Single-cell multiomics analyses of spindle-transferred human embryos suggest a mostly normal embryonic development

PLoS Biol. 2022 Aug 16;20(8):e3001741. doi: 10.1371/journal.pbio.3001741. eCollection 2022 Aug.


Mitochondrial DNA (mtDNA) mutations are often associated with incurable diseases and lead to detectable pathogenic variants in 1 out of 200 babies. Uncoupling of the inheritance of mtDNA and the nuclear genome by spindle transfer (ST) can potentially prevent the transmission of mtDNA mutations from mother to offspring. However, no well-established studies have critically assessed the safety of this technique. Here, using single-cell triple omics sequencing method, we systematically analyzed the genome (copy number variation), DNA methylome, and transcriptome of ST and control blastocysts. The results showed that, compared to that in control embryos, the percentage of aneuploid cells in ST embryos did not significantly change. The epiblast, primitive endoderm, and trophectoderm (TE) of ST blastocysts presented RNA expression profiles that were comparable to those of control blastocysts. However, the DNA demethylation process in TE cells of ST blastocysts was slightly slower than that in the control blastocysts. Collectively, our results suggest that ST seems generally safe for embryonic development, with a relatively minor delay in the DNA demethylation process at the blastocyst stage.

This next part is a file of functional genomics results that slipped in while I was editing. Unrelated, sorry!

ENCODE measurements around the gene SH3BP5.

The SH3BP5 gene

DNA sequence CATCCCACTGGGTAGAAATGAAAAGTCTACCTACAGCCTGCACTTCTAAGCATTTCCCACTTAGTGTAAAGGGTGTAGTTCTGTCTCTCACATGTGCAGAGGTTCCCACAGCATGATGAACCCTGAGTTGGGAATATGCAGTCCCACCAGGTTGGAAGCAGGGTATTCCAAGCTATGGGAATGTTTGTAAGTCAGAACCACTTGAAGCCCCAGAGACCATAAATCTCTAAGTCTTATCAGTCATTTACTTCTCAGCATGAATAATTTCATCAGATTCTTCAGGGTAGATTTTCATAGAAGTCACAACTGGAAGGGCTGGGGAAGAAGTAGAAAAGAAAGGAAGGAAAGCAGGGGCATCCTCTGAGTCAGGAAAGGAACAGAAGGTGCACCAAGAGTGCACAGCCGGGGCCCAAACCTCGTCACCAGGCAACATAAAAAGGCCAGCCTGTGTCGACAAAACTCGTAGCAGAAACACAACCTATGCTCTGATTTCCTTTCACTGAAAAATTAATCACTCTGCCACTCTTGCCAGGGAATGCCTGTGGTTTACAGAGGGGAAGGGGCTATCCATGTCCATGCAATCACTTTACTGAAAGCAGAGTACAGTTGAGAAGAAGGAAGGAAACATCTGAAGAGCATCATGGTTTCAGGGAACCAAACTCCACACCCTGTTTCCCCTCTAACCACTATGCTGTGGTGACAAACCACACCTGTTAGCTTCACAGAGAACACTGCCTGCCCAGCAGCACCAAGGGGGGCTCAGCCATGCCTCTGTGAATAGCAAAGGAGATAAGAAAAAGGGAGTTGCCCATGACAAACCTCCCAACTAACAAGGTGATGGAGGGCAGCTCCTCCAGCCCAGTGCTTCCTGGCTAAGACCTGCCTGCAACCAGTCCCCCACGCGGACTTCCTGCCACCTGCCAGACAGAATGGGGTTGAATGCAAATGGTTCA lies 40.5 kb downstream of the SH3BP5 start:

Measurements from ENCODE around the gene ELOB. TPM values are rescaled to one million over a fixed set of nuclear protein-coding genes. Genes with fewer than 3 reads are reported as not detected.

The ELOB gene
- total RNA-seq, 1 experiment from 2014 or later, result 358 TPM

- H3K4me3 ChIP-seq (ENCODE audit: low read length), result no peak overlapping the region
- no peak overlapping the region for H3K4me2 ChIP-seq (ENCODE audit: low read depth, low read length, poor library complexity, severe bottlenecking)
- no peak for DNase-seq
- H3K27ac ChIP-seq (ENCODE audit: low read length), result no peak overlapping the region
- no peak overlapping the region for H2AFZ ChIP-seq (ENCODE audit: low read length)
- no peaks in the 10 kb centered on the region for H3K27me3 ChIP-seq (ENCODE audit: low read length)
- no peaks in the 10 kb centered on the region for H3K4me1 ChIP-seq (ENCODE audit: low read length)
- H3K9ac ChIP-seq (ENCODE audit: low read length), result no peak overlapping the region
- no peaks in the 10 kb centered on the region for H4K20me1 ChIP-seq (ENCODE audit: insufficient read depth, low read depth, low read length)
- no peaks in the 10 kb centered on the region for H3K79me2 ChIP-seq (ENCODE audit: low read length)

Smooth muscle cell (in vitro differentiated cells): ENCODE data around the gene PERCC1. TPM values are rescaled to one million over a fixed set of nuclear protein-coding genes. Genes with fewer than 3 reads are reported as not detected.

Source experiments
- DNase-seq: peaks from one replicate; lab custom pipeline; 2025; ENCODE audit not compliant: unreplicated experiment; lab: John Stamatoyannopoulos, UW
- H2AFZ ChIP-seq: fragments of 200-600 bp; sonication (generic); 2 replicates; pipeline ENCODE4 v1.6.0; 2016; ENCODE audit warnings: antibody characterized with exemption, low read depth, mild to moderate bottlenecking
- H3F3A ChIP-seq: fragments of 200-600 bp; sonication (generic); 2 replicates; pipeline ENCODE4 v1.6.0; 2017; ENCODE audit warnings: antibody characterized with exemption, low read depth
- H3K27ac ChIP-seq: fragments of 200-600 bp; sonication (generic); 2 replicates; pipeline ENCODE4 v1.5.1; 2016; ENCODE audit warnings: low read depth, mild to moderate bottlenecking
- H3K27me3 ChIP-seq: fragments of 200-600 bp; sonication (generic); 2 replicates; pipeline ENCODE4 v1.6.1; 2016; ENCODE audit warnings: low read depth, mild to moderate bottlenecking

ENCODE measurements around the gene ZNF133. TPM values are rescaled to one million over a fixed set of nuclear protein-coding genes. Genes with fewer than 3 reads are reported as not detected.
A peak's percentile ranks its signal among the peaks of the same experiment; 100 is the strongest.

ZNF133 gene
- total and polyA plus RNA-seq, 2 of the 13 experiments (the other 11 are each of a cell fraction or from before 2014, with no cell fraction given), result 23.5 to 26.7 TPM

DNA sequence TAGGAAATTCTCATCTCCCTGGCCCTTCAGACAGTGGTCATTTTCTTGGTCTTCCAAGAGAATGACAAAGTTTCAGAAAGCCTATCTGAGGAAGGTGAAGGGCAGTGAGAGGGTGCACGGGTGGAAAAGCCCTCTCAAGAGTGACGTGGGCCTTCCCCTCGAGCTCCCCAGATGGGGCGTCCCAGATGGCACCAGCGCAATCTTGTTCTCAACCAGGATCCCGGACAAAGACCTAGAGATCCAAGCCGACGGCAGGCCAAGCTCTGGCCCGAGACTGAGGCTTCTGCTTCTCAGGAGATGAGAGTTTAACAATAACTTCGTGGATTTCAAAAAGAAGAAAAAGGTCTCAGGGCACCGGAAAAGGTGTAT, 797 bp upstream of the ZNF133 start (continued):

Publication types

  • Research Support, Non-U.S. Gov't

MeSH terms

  • Aneuploidy
  • Blastocyst* / metabolism
  • DNA Copy Number Variations*
  • DNA, Mitochondrial / genetics
  • DNA, Mitochondrial / metabolism
  • Embryonic Development / genetics
  • Female
  • Humans
  • Pregnancy


  • DNA, Mitochondrial

Grants and funding

This work was supported by grants from the National Key R&D Program of China (2018YFA0107601) (to FT) and the National Key R&D Program of China (2018YFC1003003) (to WS) ( The funders had no role in study design, data collection and analysis, decision to publish, or preparation of the manuscript.